March '13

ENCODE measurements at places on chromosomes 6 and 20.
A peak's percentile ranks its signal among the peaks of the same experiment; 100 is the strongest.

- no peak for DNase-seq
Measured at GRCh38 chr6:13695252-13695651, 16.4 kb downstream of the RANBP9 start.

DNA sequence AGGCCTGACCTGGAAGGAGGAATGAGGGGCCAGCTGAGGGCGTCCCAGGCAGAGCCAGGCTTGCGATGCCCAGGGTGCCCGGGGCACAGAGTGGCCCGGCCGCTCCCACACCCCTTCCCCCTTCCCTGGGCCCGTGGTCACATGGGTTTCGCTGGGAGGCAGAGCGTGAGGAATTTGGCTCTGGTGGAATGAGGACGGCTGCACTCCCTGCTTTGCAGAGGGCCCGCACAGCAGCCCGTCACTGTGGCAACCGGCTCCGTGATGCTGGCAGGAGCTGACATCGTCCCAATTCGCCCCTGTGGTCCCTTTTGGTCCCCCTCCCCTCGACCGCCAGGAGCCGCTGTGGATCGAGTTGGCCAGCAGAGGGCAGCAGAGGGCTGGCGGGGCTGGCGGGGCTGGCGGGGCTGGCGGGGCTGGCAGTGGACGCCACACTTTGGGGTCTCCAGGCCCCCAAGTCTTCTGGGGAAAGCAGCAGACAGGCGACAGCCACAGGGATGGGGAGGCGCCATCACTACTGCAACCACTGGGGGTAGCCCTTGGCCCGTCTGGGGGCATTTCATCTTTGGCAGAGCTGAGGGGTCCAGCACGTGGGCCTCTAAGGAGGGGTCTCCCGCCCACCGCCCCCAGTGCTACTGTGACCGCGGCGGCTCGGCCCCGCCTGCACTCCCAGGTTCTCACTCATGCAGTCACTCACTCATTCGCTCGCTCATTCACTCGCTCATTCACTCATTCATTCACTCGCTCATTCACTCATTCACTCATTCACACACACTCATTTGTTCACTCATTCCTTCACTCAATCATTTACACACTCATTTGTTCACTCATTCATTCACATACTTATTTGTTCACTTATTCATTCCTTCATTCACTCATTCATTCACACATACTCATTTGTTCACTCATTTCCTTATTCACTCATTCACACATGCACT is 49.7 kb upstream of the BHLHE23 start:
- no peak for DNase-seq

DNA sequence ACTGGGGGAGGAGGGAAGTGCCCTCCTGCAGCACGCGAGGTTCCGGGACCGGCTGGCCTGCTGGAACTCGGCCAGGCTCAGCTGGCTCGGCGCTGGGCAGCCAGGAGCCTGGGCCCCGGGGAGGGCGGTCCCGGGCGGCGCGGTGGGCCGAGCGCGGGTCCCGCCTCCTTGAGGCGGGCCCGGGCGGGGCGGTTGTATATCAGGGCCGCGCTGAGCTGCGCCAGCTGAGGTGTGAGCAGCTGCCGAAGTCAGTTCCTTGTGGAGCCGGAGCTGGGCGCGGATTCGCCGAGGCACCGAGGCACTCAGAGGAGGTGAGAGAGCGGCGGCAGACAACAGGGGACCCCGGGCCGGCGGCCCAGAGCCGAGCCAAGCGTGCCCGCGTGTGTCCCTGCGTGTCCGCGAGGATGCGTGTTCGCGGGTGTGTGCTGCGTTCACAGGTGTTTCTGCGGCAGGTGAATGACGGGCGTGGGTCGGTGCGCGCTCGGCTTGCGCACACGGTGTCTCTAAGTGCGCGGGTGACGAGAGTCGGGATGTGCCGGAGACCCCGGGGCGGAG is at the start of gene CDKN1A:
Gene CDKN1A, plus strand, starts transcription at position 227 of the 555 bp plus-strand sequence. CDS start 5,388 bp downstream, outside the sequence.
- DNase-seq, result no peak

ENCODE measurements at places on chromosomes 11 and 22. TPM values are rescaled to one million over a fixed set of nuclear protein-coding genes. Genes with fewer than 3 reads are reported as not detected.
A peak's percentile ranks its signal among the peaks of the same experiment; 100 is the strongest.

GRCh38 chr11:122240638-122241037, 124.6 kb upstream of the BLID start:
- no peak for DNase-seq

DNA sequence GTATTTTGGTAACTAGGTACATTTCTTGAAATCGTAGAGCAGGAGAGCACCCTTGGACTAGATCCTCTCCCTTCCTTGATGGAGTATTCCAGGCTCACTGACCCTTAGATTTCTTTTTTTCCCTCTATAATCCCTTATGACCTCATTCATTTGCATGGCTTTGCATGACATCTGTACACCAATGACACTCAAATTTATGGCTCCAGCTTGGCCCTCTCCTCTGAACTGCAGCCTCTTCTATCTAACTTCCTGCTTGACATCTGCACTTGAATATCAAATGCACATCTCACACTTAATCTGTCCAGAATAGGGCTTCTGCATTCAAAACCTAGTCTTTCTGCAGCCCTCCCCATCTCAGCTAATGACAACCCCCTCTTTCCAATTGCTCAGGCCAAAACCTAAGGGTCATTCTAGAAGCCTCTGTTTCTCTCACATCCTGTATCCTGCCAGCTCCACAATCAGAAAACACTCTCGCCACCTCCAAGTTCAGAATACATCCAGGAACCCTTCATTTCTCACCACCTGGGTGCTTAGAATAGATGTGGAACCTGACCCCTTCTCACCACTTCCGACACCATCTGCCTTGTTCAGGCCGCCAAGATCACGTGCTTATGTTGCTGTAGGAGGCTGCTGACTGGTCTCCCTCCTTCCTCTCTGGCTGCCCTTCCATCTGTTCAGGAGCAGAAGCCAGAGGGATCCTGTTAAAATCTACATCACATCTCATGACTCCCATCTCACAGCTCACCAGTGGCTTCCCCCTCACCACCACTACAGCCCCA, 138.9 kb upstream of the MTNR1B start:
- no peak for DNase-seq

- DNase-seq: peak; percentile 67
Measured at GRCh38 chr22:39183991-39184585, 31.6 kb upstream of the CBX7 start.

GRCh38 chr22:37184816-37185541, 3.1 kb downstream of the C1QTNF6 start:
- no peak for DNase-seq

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Covering commercial trucks, vans and RVs with wrap can be a big boost in business, in income. W raps for everyday cars and small trucks are a completely different animal from commercial wraps. As specialization gets more defined, the chasm between the two grows. We wanted an update on commercial wraps so we asked our sources some very direct questions. Their answers prove very informative. Vehicles that fit the (big) bill When it comes to commercial trucks, vans, trailers, RVs and big rigs, which groups offer the strongest potential sales avenues? Sergio DeSoto is a Mutoh user at his shop called The Dezynery and tells us, "For vehicle wrap providers, the bread and butter will always be trucks and vans. When you break down the cost per impression, this medium is very attractive to both large fleet owners and operations with one vehicle." "RVers are a very special crowd," DeSoto continues. "It takes some guts to trick out your vacation house for the world to see, so these jobs are very far and few between. However, this could be a great opportunity for a reader to start a trend. 50 Restyling | March 2013 RE-March-2013.indd 50 "Big rigs are also unique because they are a completely different segment in our marketplace. There are only a few providers nationwide that can handle a large branding project for big rigs due to printer capacity and know-how. That being said, installers often make less per square foot but have a decent-size job on their hands if they get this type of work." Jim Wheat is a Mutoh and Mimaki user at his Pro Dezigns operation. When it comes to the big wraps, he says vans and trailers look to be the strong market, "as they are usually an easy install, and they are larger ticket items vs. cars and trucks. You would have to wrap several cars to equal the sale of one good-sized trailer or sprinter van. "Another reason for this," Wheat adds, "is that for most wrap shops the bigger vehicles, such as big rigs and RVs, require a larger facility to accommodate those vehicles. RVs are not something that we get a lot of requests on; however, we are getting more and more requests all the time and have actually wrapped a few RVs. This could be because wrapping an RV is far less than the cost of a custom paint job." By John Carollo Matt Richart is a Roland user and coowner of Digital EFX Wraps. He says, "From an installer's point of view, I think anything with wheels that can be wrapped is a great sales avenue. That being said, trucks, trailers and vans make up most of the vehicles we wrap. The majority of commercial wraps we do are on standard Econoline vans or trucks, as these are the most common models used by electricians, plumbers, HVAC companies, florists, home repair and other service companies." Designing for impact When it comes to the design process, might there be certain rules of thumb for "marrying" the graphic and colors with the text to get the most visual impact, but also be the most readable? Richart points out, "Vehicle wraps not only need to be eye-catching and attractive, they also need to be effective. An effective commercial vehicle wrap clearly communicates the company name or brand, what that company does, and how to get in touch with them (that is, website and/or phone number). "If the wrap involves text or logos that 2/6/13 3:01 PM

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